As bodily movement is one of the resultant features of African music, Wakar Duru No. III is vividly characterized by dance. Euba uses various rhythmic devices to accentuate and create motion in the music.
      Bode Omojola, observes that, "Euba's approach to musical composition reflects a strong desire to reinterpret elements of his native Nigerian, especially Yoruba, musical tradition in contemporary musical terms." Every exposure of African music to any foreign culture brings about a cultural assimilation. This type of intercultural activity has not been able to obliterate the African essence in the music of modern African composers; rather, it provides a platform for continuity.
(Eight footnotes are removed in this online version.)

      Note that three score examples and eight footnotes are not reproduced above. This paraphrase also removes some text which some might find important.

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Cups with Saucers: Impressionistic Strata within Job's Mixed Poetics

by Lynn Job

Lynn Job portrait not in online version
(Lynn Job: composer, poet, scholar)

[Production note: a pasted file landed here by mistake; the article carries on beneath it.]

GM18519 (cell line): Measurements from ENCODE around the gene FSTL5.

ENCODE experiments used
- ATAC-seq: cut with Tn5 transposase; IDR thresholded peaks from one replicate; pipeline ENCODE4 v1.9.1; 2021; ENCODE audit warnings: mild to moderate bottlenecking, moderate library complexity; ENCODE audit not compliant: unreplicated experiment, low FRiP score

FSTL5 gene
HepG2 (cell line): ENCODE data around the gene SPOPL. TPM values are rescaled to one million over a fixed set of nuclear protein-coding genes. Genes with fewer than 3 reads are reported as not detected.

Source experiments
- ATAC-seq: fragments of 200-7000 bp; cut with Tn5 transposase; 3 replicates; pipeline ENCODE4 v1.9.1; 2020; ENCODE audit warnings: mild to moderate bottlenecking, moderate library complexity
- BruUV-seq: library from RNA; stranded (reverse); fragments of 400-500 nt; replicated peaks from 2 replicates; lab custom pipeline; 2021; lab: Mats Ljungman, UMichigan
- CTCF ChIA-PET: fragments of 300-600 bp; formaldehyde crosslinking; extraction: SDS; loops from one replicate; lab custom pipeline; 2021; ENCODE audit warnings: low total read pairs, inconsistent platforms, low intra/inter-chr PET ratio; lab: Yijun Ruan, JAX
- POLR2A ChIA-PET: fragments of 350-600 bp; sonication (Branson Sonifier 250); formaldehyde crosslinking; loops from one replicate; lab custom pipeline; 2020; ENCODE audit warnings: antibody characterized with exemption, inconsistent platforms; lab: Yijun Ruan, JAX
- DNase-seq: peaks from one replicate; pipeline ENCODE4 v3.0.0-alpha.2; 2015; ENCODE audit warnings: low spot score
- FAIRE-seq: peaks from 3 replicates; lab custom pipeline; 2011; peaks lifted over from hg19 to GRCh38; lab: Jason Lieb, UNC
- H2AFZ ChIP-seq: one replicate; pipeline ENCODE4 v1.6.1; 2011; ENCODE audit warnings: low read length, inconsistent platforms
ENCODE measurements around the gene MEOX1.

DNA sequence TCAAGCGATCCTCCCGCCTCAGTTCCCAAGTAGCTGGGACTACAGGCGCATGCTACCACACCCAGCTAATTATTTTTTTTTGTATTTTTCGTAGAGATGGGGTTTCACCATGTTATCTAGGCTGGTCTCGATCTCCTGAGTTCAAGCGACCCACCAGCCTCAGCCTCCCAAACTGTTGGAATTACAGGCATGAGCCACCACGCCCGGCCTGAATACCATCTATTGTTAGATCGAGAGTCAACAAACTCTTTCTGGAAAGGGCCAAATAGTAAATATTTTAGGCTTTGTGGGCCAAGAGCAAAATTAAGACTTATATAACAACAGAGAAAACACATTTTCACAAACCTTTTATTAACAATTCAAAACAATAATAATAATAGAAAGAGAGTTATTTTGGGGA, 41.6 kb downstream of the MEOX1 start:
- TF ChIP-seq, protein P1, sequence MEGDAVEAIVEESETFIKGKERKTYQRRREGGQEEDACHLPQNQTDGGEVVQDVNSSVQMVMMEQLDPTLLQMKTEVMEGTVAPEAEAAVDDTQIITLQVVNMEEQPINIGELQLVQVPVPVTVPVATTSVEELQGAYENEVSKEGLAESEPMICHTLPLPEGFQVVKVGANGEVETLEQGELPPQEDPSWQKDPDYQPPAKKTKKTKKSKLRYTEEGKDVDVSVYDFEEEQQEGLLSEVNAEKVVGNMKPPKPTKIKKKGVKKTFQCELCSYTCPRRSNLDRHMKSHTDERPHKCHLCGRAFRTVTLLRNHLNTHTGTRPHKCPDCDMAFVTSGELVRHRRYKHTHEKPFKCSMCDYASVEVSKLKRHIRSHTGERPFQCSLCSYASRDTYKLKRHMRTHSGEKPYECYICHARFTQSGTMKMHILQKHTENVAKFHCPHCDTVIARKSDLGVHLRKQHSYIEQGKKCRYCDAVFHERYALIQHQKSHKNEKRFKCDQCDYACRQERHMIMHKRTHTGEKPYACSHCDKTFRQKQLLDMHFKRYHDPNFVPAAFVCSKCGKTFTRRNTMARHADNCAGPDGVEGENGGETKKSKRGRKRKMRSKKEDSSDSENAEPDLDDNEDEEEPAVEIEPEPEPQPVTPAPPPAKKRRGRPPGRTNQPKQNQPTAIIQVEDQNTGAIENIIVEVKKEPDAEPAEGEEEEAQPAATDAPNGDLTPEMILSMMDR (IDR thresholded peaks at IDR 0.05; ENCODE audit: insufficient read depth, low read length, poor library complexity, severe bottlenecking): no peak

By kind invitation, I offer here a philosophical theory of associative properties of a "layered music," and follow with examples of rich imagery and stratifying devices within select, finished works from my own catalog.

      Cups with saucers, gifts with ribbons, jackets with ties: these are simple examples of companion presentations which provide a "layered" refinement magnifying the effect of elegance. Presentation -- the anchor of social and visual graces -- models my own literary and musical approach toward fine art expression: discipline it, cultivate it, layer it -- and never spare the intuitive sensuality.

            Cups with saucers, gifts with ribbons, jackets with ties: these are simple examples of companion presentations which provide a "layered" refinement magnifying the effect of elegance. Presentation -- the anchor of social and visual graces -- models my own literary and musical approach toward fine art expression: discipline it, cultivate it, layer it -- and never spare the intuitive sensuality. Spare sentimentality, perhaps, but never sensuality. This particular sensuality is heartfelt passion, delicious display, carefully-timed dramatic gesture, and honestly-painted, bold impressionism.
            My inspirations for musical works are diverse and superimposed one on another during the writing process: the totality of the employed impressions and rationale is never revealed. However, I usually share insight into at least two relational elements for each score at the point of publication with preface, inscription, and/or additional references. If the resulting musical response came by impress of borrowed or original image, poem, text, mood, plot, scheme, meditations or other influences during its genesis, one or more of these can also be added during or after the musical constructs to distill additional ideas generated by the music itself. There is an organic co-mingling of creative media and reflexive thought.